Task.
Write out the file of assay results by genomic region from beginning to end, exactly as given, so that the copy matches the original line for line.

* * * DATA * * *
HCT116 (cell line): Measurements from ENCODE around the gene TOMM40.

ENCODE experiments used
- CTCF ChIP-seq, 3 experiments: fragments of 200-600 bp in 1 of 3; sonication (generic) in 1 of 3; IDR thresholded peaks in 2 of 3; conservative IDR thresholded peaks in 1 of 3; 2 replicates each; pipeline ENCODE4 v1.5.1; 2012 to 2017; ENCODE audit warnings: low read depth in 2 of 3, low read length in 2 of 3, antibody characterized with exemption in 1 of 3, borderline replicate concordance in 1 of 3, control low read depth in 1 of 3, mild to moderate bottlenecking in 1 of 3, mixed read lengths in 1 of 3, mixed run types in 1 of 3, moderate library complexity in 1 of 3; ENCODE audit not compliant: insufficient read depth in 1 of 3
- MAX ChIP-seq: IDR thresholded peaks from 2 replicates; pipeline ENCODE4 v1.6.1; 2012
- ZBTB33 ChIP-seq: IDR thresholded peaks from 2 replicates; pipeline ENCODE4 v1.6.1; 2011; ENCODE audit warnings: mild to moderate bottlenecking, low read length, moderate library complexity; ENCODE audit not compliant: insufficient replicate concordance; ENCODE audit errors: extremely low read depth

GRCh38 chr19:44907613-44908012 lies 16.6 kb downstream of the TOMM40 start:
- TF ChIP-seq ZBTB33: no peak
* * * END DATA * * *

HCT116 (cell line): Measurements from ENCODE around the gene TOMM40.

ENCODE experiments used
- CTCF ChIP-seq, 3 experiments: fragments of 200-600 bp in 1 of 3; sonication (generic) in 1 of 3; IDR thresholded peaks in 2 of 3; conservative IDR thresholded peaks in 1 of 3; 2 replicates each; pipeline ENCODE4 v1.5.1; 2012 to 2017; ENCODE audit warnings: low read depth in 2 of 3, low read length in 2 of 3, antibody characterized with exemption in 1 of 3, borderline replicate concordance in 1 of 3, control low read depth in 1 of 3, mild to moderate bottlenecking in 1 of 3, mixed read lengths in 1 of 3, mixed run types in 1 of 3, moderate library complexity in 1 of 3; ENCODE audit not compliant: insufficient read depth in 1 of 3
- MAX ChIP-seq: IDR thresholded peaks from 2 replicates; pipeline ENCODE4 v1.6.1; 2012
- ZBTB33 ChIP-seq: IDR thresholded peaks from 2 replicates; pipeline ENCODE4 v1.6.1; 2011; ENCODE audit warnings: mild to moderate bottlenecking, low read length, moderate library complexity; ENCODE audit not compliant: insufficient replicate concordance; ENCODE audit errors: extremely low read depth

GRCh38 chr19:44907613-44908012 lies 16.6 kb downstream of the TOMM40 start:
- TF ChIP-seq ZBTB33: no peak